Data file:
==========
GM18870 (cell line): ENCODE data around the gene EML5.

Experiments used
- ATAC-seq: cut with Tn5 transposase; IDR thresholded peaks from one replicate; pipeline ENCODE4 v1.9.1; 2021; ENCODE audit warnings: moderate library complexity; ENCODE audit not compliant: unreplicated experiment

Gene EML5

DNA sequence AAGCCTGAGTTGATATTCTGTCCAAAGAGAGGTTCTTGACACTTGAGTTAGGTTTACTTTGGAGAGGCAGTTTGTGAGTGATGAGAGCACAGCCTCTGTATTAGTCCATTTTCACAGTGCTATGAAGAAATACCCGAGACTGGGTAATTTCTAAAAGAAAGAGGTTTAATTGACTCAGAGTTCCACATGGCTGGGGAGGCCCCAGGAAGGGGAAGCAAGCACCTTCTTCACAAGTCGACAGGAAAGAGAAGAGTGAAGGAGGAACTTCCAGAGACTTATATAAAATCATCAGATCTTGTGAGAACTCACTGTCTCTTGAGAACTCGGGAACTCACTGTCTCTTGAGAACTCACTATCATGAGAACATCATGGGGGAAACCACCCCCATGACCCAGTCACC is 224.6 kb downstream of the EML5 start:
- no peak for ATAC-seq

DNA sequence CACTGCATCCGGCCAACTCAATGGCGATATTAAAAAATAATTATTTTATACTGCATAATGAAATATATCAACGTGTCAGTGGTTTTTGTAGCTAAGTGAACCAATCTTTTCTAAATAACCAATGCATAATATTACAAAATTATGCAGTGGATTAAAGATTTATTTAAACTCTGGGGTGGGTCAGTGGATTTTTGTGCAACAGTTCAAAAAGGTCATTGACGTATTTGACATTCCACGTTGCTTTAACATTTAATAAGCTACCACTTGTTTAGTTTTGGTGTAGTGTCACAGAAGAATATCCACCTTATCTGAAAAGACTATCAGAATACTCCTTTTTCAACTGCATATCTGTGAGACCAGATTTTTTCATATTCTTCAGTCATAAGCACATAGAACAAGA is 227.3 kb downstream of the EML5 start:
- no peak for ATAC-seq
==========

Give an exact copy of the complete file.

GM18870 (cell line): ENCODE data around the gene EML5.

Experiments used
- ATAC-seq: cut with Tn5 transposase; IDR thresholded peaks from one replicate; pipeline ENCODE4 v1.9.1; 2021; ENCODE audit warnings: moderate library complexity; ENCODE audit not compliant: unreplicated experiment

Gene EML5

DNA sequence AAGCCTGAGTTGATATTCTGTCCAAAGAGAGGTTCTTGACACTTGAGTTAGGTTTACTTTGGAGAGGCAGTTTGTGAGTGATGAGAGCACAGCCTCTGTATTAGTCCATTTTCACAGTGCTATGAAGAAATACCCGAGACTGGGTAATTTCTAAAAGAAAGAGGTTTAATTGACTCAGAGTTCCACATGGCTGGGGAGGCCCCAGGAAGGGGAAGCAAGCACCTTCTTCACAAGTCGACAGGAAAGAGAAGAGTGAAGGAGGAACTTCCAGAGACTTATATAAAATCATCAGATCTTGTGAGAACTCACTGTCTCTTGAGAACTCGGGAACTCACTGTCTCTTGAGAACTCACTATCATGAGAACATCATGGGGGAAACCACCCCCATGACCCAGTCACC is 224.6 kb downstream of the EML5 start:
- no peak for ATAC-seq

DNA sequence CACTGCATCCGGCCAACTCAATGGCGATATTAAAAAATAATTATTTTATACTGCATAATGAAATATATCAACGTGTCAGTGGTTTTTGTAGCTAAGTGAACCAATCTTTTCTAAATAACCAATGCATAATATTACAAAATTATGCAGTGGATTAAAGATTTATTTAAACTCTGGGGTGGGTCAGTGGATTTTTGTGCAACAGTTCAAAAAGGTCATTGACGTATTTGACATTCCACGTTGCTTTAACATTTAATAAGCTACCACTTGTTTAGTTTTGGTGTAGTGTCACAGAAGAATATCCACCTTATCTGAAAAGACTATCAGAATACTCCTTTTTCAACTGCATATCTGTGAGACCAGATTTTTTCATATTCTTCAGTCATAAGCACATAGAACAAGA is 227.3 kb downstream of the EML5 start:
- no peak for ATAC-seq